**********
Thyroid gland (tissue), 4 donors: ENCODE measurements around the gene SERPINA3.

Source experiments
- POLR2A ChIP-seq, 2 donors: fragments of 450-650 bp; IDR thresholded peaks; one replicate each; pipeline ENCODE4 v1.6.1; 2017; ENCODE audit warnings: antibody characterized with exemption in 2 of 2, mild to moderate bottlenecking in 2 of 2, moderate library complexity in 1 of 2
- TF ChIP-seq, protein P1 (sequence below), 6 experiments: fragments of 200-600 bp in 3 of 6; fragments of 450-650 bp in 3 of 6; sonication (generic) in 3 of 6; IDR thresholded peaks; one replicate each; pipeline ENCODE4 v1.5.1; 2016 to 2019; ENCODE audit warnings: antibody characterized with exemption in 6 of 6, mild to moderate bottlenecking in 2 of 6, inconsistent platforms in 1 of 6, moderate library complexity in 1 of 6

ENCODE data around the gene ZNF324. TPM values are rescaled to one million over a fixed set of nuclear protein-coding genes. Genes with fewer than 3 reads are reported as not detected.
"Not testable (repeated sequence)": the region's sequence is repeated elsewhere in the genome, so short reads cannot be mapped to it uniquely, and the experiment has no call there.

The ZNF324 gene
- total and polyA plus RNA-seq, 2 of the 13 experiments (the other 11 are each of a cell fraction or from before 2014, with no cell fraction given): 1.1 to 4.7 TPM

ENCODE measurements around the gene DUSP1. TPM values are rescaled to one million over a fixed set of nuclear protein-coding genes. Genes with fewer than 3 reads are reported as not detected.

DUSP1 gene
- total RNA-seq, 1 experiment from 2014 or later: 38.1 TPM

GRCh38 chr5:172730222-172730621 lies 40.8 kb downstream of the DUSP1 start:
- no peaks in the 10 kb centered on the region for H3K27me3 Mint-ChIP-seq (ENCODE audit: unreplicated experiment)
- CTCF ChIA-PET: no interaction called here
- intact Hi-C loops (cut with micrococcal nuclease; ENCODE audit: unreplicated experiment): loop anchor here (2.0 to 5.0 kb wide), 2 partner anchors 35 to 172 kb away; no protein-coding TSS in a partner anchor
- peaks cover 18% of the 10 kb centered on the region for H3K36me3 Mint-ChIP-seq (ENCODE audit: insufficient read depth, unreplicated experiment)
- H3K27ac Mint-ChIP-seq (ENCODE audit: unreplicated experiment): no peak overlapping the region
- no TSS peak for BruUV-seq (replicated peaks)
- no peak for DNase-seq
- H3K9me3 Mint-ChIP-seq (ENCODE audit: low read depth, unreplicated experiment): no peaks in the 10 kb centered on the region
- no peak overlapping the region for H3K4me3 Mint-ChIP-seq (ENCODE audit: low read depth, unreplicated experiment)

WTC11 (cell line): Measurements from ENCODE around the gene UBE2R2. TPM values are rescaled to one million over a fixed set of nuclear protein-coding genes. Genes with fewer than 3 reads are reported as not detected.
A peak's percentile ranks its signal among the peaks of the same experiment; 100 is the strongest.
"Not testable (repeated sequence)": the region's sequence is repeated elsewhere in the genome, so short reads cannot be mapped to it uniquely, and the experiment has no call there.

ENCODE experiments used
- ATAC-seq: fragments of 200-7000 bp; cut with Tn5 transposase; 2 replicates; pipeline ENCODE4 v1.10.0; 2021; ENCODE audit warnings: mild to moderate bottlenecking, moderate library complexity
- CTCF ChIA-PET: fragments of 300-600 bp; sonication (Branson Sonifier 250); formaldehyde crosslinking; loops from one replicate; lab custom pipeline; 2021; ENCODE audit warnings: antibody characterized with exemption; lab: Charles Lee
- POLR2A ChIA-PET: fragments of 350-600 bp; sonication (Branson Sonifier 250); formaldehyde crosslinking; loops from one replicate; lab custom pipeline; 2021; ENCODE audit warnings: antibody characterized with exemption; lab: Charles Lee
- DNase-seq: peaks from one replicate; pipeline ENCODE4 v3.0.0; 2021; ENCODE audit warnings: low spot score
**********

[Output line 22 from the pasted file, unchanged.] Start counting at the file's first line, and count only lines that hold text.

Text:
WTC11 (cell line): Measurements from ENCODE around the gene UBE2R2. TPM values are rescaled to one million over a fixed set of nuclear protein-coding genes. Genes with fewer than 3 reads are reported as not detected.